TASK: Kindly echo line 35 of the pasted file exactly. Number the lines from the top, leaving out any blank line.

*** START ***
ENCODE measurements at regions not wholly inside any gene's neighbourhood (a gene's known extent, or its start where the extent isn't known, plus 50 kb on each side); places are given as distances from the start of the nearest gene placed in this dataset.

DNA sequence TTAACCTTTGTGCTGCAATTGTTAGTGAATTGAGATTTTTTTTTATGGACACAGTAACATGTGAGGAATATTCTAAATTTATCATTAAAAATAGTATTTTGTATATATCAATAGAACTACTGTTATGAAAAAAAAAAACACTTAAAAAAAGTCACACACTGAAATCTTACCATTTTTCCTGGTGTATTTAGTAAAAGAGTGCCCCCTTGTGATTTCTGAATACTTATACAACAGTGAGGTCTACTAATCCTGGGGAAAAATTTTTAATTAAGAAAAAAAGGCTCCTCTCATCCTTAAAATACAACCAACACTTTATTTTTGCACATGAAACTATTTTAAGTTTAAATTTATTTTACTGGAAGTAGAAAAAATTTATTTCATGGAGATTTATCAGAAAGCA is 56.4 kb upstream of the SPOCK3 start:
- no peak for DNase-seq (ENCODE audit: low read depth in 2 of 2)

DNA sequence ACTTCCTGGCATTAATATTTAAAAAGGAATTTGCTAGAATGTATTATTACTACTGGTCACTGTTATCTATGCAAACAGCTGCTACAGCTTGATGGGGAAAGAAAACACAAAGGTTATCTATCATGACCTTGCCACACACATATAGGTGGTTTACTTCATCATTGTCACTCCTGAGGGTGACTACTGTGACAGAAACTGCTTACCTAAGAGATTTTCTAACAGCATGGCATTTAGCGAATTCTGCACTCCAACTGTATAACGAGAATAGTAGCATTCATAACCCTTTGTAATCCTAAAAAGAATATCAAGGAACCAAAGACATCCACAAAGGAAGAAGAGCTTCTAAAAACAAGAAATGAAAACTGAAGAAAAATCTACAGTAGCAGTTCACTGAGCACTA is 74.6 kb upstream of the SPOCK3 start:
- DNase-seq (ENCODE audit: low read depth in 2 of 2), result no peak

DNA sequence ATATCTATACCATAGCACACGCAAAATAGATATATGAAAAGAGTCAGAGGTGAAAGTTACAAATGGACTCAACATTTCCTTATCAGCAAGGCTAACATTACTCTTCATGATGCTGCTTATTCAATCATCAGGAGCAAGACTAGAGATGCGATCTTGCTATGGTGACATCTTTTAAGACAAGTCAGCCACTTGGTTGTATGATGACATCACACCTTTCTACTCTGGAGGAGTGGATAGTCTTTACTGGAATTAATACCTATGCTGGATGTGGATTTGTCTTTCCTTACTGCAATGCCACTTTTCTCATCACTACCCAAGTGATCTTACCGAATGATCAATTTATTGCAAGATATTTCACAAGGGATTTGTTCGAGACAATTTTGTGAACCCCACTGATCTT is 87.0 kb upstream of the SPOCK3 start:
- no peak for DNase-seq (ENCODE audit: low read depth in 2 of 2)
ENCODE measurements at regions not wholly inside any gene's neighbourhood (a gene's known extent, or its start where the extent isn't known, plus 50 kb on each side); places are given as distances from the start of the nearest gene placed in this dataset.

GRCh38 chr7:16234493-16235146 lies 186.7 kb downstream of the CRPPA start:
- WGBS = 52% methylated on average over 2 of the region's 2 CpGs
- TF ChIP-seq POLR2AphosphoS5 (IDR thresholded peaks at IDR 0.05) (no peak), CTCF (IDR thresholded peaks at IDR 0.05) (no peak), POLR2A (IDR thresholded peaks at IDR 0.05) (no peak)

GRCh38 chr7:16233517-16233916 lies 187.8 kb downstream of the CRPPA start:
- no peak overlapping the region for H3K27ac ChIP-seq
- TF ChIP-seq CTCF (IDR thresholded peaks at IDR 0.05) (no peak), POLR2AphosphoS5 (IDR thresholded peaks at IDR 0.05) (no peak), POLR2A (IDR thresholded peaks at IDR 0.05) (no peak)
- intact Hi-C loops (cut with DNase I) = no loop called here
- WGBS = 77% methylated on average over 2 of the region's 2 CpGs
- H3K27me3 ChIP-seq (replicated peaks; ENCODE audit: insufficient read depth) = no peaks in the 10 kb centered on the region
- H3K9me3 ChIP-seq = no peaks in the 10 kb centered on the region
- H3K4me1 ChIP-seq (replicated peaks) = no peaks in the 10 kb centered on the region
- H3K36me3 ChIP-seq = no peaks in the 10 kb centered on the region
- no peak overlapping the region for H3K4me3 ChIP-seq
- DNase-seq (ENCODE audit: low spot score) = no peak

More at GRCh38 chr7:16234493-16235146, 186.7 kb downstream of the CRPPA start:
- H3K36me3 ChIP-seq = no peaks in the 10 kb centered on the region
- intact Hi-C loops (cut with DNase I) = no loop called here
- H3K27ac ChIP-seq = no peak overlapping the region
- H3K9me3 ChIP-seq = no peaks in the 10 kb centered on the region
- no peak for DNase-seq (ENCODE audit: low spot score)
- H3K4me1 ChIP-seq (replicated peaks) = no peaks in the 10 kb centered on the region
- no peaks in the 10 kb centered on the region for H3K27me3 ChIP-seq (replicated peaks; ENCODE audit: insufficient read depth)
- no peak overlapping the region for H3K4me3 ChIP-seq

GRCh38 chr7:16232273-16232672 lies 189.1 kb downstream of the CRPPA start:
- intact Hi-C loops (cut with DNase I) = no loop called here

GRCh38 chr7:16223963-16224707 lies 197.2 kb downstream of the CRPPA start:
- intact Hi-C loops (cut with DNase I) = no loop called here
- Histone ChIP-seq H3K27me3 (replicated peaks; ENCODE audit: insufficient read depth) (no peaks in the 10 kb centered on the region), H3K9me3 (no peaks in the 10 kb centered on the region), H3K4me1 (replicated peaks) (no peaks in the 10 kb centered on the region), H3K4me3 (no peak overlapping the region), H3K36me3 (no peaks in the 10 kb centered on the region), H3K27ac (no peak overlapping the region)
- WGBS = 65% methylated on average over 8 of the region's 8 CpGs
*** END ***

- intact Hi-C loops (cut with DNase I) = no loop called here